Good luck.

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answers from San Diego on

Tracey made a good point, my daughter had a my space at 13, and we closely monitored it, we have always parental control, put unfortunatly they cann sometimes gom tom their friends house and use a computer where there is no parent control or even the computers at the library. She needs to prove to you she can use it resposibly in order to use one at all, also i would take some times and print out all the horror stories of young girls her age murdered by someone on the internet I know that sounds trastic, but I showed my daughter all the news reports of your girls being manipulated by sex offenders on the internet. I know she listened because she used to share with me things her friends wrote to her or other family members, now she is 21 and has a facebook account, and I no longer worry about her in that area. If your daughter is likely to be deceitful she will find away around any punishment and or restrictions you put in place, make her painfully aware of the dangers that come with using the internet. And tell her why you feel the way you do, don't tell her no because I said so, communicate always to her, it will be the trust between you both. Hope this helps. J.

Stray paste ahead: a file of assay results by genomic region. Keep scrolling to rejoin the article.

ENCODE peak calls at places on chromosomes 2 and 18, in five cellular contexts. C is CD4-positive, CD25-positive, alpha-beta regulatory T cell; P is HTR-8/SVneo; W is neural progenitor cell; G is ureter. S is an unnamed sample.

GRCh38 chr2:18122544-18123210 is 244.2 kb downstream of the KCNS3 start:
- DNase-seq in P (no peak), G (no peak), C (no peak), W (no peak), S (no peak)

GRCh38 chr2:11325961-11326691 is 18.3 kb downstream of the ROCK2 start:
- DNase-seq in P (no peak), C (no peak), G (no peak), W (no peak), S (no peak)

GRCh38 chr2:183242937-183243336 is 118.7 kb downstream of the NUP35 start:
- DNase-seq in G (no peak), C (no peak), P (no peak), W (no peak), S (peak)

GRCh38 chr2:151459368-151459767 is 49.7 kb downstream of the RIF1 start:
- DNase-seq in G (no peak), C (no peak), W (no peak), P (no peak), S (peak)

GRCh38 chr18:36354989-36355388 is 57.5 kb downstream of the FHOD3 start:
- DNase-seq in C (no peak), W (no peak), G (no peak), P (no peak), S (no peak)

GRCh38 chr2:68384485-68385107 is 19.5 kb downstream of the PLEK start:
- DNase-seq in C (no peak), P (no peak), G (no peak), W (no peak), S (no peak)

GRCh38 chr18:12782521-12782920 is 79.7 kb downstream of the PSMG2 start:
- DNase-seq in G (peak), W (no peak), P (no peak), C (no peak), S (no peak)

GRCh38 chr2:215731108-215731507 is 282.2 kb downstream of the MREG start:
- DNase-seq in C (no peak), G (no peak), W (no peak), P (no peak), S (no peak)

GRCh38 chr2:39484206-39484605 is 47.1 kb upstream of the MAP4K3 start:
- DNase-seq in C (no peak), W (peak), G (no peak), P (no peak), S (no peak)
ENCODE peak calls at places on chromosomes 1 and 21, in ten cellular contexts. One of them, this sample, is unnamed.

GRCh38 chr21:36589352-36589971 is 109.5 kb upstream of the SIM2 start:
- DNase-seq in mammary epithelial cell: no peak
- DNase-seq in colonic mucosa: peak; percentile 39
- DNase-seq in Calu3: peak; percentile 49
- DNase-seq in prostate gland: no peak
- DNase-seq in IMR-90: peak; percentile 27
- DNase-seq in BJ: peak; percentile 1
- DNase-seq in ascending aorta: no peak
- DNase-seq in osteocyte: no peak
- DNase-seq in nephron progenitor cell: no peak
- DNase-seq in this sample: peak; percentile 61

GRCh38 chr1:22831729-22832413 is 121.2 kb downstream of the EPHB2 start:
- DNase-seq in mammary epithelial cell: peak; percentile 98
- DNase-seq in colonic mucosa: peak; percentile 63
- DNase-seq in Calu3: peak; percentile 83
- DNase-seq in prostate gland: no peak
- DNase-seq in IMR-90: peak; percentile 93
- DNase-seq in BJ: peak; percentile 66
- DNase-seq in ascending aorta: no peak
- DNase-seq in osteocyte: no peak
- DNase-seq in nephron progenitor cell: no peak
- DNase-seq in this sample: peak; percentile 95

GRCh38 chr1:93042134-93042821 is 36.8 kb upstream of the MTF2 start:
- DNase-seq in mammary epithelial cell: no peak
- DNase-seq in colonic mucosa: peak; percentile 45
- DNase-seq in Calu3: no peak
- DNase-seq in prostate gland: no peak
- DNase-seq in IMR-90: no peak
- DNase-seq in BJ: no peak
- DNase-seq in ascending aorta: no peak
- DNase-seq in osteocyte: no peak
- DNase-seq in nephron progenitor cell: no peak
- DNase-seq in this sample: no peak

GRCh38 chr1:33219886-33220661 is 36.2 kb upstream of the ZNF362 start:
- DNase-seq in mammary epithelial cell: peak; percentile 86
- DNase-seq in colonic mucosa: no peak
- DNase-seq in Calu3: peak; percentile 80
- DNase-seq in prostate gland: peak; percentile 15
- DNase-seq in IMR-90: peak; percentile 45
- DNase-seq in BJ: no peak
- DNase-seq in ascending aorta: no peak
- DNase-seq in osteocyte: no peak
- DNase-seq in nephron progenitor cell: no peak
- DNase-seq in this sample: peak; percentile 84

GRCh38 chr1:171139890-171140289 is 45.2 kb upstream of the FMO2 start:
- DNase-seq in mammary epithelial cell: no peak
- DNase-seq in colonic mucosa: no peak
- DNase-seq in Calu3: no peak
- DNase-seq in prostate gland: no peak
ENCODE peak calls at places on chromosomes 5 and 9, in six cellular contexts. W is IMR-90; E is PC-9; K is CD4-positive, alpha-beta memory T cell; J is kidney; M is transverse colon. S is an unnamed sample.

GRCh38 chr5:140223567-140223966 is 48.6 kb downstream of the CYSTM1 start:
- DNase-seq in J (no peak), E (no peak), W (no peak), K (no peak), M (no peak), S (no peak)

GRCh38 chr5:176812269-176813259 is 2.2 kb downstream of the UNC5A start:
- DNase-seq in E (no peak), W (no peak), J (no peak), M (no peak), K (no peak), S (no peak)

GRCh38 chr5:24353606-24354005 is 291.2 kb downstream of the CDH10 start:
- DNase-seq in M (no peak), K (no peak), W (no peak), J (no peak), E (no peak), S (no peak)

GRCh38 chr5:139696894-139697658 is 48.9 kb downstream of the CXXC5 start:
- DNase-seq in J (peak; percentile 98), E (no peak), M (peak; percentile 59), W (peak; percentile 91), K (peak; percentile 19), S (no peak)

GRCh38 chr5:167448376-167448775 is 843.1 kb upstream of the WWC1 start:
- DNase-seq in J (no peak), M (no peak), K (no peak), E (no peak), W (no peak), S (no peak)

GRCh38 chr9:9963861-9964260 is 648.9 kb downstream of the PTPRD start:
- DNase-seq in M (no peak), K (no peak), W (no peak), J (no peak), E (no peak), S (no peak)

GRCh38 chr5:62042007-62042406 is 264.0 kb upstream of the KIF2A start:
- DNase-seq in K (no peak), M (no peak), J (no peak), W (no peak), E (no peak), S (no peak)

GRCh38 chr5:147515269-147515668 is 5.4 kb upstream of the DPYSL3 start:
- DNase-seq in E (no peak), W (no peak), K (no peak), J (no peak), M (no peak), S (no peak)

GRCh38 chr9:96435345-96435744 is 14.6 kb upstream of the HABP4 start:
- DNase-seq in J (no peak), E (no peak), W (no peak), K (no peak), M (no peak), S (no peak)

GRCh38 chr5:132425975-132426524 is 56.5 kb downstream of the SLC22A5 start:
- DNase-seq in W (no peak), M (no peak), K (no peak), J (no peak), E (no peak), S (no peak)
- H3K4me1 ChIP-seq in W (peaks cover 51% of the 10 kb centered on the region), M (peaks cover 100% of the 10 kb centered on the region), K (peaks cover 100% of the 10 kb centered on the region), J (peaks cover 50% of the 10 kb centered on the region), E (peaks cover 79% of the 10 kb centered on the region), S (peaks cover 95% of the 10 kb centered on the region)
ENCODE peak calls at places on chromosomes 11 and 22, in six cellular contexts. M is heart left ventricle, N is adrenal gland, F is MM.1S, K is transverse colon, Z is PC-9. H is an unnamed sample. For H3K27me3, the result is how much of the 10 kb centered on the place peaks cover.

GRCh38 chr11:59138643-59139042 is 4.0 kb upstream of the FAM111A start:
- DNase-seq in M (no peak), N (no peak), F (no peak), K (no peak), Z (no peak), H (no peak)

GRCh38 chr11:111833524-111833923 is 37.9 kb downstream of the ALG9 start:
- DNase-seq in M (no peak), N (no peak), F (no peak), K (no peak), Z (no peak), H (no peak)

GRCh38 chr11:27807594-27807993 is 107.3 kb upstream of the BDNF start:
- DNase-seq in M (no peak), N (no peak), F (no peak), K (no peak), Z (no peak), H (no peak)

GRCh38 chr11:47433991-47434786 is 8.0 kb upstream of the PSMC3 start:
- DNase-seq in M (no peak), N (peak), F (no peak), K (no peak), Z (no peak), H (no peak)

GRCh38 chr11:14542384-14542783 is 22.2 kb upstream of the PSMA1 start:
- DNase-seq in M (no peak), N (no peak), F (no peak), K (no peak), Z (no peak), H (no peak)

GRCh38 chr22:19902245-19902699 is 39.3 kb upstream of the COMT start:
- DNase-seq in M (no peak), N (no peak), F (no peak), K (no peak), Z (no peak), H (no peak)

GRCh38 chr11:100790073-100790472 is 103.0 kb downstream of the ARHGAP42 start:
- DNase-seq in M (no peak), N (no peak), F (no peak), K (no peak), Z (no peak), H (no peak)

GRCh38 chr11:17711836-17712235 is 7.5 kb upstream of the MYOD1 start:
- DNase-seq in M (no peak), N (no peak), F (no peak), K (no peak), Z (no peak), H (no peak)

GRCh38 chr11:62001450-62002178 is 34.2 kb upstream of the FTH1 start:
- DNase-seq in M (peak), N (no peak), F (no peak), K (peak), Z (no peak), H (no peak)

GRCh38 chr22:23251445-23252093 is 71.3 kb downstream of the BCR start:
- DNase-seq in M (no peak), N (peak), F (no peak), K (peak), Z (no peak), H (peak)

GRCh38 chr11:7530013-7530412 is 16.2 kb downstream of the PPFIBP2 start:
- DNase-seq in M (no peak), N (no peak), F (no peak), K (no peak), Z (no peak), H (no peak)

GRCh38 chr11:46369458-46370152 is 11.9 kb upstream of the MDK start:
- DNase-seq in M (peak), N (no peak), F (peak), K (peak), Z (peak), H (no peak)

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answers from Tampa on

Growing up, the kids whose parents restricted their privileges tended to sneak around and do bad things. There is nothing wrong with Facebook as long as you monitor it. I'm sure there are some guidelines you can find on the Web. Others have left good ideas here. Make sure she doesn't accept friend requests from anyone she doesn't know. Is it possible to have the account set up with your email address? That way you could see what's going on--particularly any private messages that are being sent.

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answers from Pocatello on

I would take away computer privledges away and delent all her email accounts...your child lied and has proven they can not be trusted...

On a side note:

if the rule is no one under 13 can have a facebook account...then NO one under 13 should have a facebook account...period...and anyone who lets their kids have a face book account any younger and lie about their ages is only teaching them that is okay to lie in the future...

Parents lets set the example.....i for one will NOT allow my daughter to have a myspace or facebook account until i think they are responsible enough to handle one. And i would never let them have one any younger than the rules for the website allows... there are too many things bad going on with the internet these days and unless we set a good example then they wont learn either.

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answers from Seattle on

What we do with our 8yo is that when he breaks a punishment the punishment (essentially) triples the first 2 times, and then added punishments get tacked on.

So say he's on an electronics ban for a week. He "sneaks" and it gets upped to a month. He sneaks again and it gets bumped to 3 months. He sneaks yet again and he's GROUNDED for a week in addition to the 3 month electronics ban. Sneaks again and he's grounded for a month.